The truth is that living in community can be painful. 

Image courtesy of Unsplash
If I were to be perfectly frank, this incident from 28 years ago rarely crosses my mind. But as of late, it keeps coming back. I mull over the memory of it because it feels like it is repeating itself. Living through the middle school years for my only daughter brings it back. Watching your children navigate their way through shifting friendships and finding their place to serve and to belong is hard on a Mama's heart. Much less when you feel the exact same thing in your own life.

Our busy world, with full calendars and long tasks lists, causes us to be really bad at community. I'm as guilty as the next person, so I'm certainly not pointing fingers. But, we simply get way too caught up in our own thing to see the person on the peripheral who is sitting alone. We let even cherished friendships fade because it slips off our radar. We let our own agendas dictate our relationships and we abandon the power of grace for the sake of self-preservation.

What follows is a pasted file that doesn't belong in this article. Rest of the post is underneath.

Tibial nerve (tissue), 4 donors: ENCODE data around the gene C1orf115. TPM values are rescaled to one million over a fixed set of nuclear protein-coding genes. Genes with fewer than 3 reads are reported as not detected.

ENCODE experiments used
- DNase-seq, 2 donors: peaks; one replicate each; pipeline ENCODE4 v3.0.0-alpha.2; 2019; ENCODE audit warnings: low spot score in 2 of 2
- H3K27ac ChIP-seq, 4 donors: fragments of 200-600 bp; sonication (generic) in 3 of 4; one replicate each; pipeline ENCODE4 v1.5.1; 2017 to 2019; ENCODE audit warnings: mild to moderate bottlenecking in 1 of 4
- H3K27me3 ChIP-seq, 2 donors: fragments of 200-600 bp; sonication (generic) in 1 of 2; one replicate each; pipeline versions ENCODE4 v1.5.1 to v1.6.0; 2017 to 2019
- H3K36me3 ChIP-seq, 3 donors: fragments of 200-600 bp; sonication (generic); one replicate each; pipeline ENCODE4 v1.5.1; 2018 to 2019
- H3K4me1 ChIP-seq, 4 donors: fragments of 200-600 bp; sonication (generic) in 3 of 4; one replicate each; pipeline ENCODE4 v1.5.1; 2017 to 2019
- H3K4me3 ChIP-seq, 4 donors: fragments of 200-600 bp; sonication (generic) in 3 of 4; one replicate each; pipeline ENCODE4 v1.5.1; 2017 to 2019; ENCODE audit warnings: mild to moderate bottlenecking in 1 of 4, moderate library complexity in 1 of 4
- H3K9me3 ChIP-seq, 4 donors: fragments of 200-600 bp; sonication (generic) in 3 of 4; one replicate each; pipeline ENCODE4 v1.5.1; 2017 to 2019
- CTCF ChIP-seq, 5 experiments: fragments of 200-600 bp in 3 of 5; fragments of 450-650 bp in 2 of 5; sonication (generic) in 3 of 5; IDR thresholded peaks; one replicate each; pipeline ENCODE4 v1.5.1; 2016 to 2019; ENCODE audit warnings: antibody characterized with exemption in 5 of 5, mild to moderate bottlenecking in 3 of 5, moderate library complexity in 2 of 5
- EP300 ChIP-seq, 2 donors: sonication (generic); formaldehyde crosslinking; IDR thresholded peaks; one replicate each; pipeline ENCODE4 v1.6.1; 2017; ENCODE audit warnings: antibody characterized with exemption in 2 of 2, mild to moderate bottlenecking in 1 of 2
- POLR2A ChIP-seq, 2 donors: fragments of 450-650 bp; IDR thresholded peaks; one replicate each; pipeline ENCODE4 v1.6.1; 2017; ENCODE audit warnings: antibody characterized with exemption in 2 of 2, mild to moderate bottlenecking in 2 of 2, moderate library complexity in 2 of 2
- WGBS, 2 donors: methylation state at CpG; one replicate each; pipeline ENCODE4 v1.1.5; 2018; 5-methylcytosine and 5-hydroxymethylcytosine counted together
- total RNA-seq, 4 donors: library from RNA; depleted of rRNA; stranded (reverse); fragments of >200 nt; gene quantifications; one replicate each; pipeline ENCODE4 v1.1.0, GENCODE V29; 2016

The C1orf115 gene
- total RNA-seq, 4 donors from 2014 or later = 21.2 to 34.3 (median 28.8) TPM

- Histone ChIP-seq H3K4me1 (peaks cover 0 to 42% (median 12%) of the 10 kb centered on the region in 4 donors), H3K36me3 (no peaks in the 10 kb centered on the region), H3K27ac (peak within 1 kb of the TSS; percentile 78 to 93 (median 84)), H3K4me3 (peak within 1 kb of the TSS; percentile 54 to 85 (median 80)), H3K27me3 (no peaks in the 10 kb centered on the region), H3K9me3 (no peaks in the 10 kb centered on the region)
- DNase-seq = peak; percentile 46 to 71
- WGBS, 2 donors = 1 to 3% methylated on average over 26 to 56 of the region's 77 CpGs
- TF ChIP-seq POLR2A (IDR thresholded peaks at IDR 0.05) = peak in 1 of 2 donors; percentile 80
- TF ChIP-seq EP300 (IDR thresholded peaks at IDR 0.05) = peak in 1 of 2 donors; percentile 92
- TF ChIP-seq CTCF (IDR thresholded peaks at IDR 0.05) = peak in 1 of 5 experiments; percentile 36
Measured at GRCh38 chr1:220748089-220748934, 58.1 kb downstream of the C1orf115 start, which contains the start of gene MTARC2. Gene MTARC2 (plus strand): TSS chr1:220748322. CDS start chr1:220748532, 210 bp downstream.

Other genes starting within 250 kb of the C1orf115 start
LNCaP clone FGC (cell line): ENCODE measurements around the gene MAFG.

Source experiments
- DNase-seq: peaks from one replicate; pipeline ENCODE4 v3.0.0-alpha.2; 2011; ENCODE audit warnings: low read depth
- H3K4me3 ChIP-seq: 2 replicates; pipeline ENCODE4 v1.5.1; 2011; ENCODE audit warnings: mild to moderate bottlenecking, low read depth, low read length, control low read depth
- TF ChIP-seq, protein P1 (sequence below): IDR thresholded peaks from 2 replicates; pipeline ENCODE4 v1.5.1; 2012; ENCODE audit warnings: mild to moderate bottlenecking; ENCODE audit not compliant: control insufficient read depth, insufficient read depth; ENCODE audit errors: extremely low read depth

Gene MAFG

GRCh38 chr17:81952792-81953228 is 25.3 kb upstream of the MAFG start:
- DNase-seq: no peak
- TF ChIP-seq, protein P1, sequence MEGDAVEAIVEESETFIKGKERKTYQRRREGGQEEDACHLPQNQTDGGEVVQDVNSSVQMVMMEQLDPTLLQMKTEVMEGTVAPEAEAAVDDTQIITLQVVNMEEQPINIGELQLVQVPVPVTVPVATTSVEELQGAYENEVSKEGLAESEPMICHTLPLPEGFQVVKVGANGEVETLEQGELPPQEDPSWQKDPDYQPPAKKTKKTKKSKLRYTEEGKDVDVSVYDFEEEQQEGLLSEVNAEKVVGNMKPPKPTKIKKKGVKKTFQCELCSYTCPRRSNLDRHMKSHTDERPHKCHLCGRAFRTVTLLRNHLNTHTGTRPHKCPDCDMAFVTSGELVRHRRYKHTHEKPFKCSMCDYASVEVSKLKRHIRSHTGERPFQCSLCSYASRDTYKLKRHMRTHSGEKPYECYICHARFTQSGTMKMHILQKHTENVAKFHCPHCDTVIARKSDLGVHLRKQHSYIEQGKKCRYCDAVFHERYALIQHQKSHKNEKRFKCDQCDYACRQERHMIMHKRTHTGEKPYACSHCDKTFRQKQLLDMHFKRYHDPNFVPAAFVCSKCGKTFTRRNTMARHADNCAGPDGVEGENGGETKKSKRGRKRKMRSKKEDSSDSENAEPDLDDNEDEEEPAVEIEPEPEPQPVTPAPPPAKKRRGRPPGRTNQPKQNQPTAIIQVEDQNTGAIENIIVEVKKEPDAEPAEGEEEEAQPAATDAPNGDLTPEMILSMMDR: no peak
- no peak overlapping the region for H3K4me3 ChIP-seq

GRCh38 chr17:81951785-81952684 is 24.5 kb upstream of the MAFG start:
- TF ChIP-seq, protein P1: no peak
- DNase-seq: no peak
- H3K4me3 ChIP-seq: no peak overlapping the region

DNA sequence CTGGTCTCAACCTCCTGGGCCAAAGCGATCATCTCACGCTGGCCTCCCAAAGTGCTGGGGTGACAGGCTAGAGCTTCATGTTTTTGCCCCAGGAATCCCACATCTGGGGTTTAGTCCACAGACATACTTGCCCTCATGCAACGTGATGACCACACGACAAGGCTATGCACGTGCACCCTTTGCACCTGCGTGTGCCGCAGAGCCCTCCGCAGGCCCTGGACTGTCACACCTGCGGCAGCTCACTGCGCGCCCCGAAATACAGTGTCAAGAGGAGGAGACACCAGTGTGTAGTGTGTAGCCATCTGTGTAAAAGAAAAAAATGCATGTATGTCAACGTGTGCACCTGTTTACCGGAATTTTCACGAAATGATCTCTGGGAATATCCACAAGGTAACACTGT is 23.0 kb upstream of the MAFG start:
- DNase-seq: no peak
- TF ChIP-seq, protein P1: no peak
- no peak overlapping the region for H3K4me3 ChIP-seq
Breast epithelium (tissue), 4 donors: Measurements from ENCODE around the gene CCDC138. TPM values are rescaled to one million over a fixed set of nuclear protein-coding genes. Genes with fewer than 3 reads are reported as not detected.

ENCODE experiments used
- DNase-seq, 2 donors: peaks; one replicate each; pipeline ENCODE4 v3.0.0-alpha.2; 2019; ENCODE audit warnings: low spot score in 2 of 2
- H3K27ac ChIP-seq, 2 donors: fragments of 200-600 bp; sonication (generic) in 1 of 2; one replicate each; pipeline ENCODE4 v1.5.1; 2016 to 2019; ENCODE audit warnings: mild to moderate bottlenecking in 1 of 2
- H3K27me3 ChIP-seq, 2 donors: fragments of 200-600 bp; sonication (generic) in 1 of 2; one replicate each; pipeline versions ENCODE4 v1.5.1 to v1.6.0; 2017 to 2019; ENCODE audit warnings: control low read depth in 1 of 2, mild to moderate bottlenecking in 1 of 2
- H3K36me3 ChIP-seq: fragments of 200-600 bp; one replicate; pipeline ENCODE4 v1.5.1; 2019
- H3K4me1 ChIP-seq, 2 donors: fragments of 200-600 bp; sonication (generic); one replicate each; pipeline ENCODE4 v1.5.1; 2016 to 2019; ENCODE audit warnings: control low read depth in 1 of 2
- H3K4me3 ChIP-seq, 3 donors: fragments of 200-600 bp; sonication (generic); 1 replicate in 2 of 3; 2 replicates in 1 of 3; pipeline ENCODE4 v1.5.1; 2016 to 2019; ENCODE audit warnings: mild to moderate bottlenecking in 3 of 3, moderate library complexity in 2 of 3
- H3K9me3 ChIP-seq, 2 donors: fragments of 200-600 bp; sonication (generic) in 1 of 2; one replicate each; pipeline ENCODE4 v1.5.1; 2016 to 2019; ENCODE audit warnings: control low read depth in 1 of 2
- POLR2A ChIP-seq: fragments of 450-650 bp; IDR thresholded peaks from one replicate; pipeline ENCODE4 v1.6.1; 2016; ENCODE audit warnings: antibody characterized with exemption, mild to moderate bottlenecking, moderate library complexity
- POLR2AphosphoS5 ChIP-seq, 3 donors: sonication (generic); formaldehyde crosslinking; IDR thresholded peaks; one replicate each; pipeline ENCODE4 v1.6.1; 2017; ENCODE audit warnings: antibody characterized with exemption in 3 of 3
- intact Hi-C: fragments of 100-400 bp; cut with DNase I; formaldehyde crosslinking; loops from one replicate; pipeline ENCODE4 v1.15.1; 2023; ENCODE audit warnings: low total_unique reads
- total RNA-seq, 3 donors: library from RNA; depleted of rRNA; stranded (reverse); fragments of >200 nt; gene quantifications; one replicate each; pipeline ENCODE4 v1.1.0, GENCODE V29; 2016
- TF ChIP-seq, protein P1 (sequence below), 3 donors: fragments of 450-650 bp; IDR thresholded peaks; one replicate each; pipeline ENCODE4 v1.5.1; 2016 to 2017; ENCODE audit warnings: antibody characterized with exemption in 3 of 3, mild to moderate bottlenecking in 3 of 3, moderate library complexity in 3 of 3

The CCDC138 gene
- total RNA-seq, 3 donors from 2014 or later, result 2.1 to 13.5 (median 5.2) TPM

I'm wrestling here in this place where I know we are made for community but I fight the urge to hibernate in my own safe little house. 

God intends for us to live in community, and clearly says so in Scripture. He saw Adam and knew he needed a helpmate. The early church "devoted themselves to the apostles' teaching, and to the fellowship, to the breaking of bread and to prayer. Everyone was filled with awe, and many wonders and miraculous signs were done by the apostles. All the believers were together and had everything in common," Acts 2:42-44.